If you’re researching the finances of buying your first home, the term “closing costs” likely keeps popping up. Closing costs are the charges and fees related to buying a house in your state and county and getting a home loan.
It’s a vague term, we know. So let’s break it down and look at what you can expect to pay when buying a home.
What “Closing” on Your Home Sale Means
Closing or “going to settlement” is the end of the home-buying process. That’s the day money changes hands to complete the sales transaction.
When you start the home loan process, the lender is required, by law, to give you a Loan Estimate of your closing costs. Because many factors impact the loan process, fees may vary slightly between the estimate and time of settlement. Close to your settlement date you’ll find out exactly how much you owe in a Closing Disclosure statement, so that you can be prepared.
Part 1: Fees Associated with Getting a Loan
The loan you apply for carries various fees depending on the type of loan, and usually includes an application fee whether it’s a conventional home loan, FHA, or VA (Note: Capital Bank waives its application fee for VA loans.) Fees vary among lenders across the U.S.
After you’ve decided to go ahead with the loan, the lender orders a home appraisal to evaluate the property you’re buying and make sure it’s worth the sales price (or more). You are expected to pay the appraiser’s fee. Other fees cover checking your credit and researching items that could impact the property, such as the flood certification for the property address.
Part 2: Title Company Fees
Title companies do a detailed search to show ownership, liens, or encumbrances on the house you’re buying. This helps to make sure sellers have clear title (ownership) of the property and the legal right to sell it. The search report also includes the amount of real estate taxes for the property. These include state, county, and city taxes as applicable to the location and value of the property. Because fees vary so much by title company and location, costs won’t be the same for every buyer.
Title companies also issue a title insurance policy to protect the lender. A borrower can also purchase an owner’s title insurance policy. This protects the new home owner from any future claims against a past owner. Owner title insurance is not required by law but is a good thing to have – going to court over a title claim could be costly.
Part 3: Escrow
Escrow is a holding account for property taxes and insurance premiums. Taxes and insurance are part of your monthly loan payments in addition to the monthly mortgage principal and interest due. Escrowed taxes vary depending on your settlement date and when the taxes are due to be paid. Insurance costs and taxes will vary by property location.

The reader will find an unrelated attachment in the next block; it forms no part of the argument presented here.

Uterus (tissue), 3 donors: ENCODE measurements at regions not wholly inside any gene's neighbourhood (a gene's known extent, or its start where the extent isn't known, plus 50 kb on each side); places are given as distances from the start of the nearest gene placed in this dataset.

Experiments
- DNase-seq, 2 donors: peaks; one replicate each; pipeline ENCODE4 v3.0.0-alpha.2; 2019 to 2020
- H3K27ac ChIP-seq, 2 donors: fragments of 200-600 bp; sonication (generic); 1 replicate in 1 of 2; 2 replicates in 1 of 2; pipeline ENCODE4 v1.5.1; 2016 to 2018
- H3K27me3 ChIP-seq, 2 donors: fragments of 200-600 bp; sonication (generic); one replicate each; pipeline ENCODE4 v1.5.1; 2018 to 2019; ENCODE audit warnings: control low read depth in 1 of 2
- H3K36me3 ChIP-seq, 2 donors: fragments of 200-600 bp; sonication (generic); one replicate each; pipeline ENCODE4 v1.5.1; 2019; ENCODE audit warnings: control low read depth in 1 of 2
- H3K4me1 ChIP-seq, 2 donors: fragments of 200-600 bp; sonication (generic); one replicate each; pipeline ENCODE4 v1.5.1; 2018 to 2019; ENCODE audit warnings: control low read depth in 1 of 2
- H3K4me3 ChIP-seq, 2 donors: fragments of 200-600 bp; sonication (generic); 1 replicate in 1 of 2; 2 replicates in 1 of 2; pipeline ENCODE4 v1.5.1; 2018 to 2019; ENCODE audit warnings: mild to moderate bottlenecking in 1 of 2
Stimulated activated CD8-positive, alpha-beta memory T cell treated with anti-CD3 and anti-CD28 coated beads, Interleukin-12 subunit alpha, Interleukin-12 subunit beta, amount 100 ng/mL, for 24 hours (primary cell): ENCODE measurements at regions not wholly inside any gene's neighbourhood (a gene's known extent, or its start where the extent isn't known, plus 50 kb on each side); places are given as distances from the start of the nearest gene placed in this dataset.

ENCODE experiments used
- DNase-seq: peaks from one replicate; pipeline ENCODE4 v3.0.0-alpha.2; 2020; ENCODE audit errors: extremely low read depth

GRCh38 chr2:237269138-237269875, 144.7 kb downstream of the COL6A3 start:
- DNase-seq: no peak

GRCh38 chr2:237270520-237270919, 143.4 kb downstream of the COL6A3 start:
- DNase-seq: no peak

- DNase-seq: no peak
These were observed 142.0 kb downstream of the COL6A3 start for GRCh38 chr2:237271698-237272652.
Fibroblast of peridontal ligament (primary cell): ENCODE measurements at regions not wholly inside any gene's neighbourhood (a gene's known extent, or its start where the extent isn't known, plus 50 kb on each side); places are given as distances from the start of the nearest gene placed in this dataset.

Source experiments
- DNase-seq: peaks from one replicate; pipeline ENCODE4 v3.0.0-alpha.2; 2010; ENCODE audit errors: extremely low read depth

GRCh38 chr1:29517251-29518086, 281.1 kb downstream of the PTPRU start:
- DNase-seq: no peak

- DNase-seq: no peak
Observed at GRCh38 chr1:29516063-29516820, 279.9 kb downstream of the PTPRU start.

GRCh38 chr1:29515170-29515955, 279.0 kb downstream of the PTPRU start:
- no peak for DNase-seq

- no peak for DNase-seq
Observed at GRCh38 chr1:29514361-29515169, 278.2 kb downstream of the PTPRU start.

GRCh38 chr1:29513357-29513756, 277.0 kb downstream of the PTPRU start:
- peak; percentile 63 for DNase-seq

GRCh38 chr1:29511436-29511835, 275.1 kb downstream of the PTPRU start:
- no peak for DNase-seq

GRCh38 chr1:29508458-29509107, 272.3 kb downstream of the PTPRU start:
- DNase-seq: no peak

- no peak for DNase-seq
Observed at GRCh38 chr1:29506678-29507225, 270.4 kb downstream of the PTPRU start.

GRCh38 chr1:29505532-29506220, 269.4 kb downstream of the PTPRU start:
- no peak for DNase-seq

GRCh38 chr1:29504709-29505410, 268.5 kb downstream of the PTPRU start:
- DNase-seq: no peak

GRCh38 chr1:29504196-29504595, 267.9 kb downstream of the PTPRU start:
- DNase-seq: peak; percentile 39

Escrows are not always required for a loan. The type of loan you get, as well as the percentage of down payment on the property purchase can impact whether you will be required to pay an escrow amount each month rather than paying those amounts yourself.
Part 4: Mortgage Points or Loan Discount Points
Some lenders charge you “points” to reduce your interest rate. One point costs one percentage point of your home loan amount (or $1,000 for every $100,000). Consider how long you expect to be in your home to decide if you can save enough in interest to make the fee worthwhile. Time is the key to breaking even. If you own your home long enough you may eventually save money, according to the FHA handbook on loan requirements and guidelines.
Before closing on a mortgage, you’ll receive documents required by state and federal law that spell out all of your closing costs. Closing costs will vary depending on your lender and your locale, from 2 percent of the purchase price to five percent according to Zillow.
For example, if you purchase a home for $319,500 and 3.3% of the purchase price is the amount of closing costs, then you’ll pay $10,544 inclosing costs. This is a lot of money, so it’s worth combing through the details of each cost. Make sure the fees make sense to you – ask your lender if other options are available for fees you’re concerned about.
“Personal attention and flexibility is what sets us apart at Capital Bank,” says Lee. “As your loan officer, I want to answer your questions and help you get through the home buying process in the easiest, best way possible for you and your family.”
Hang in there. When you’re in your new home, it will all seem so worth it!
If you’re ready to get a mortgage, contact us for competitive rates and great service. Buying your first home is a huge undertaking. Capital Bank wants you to have loan officers who’ll take some of the stress off your shoulders.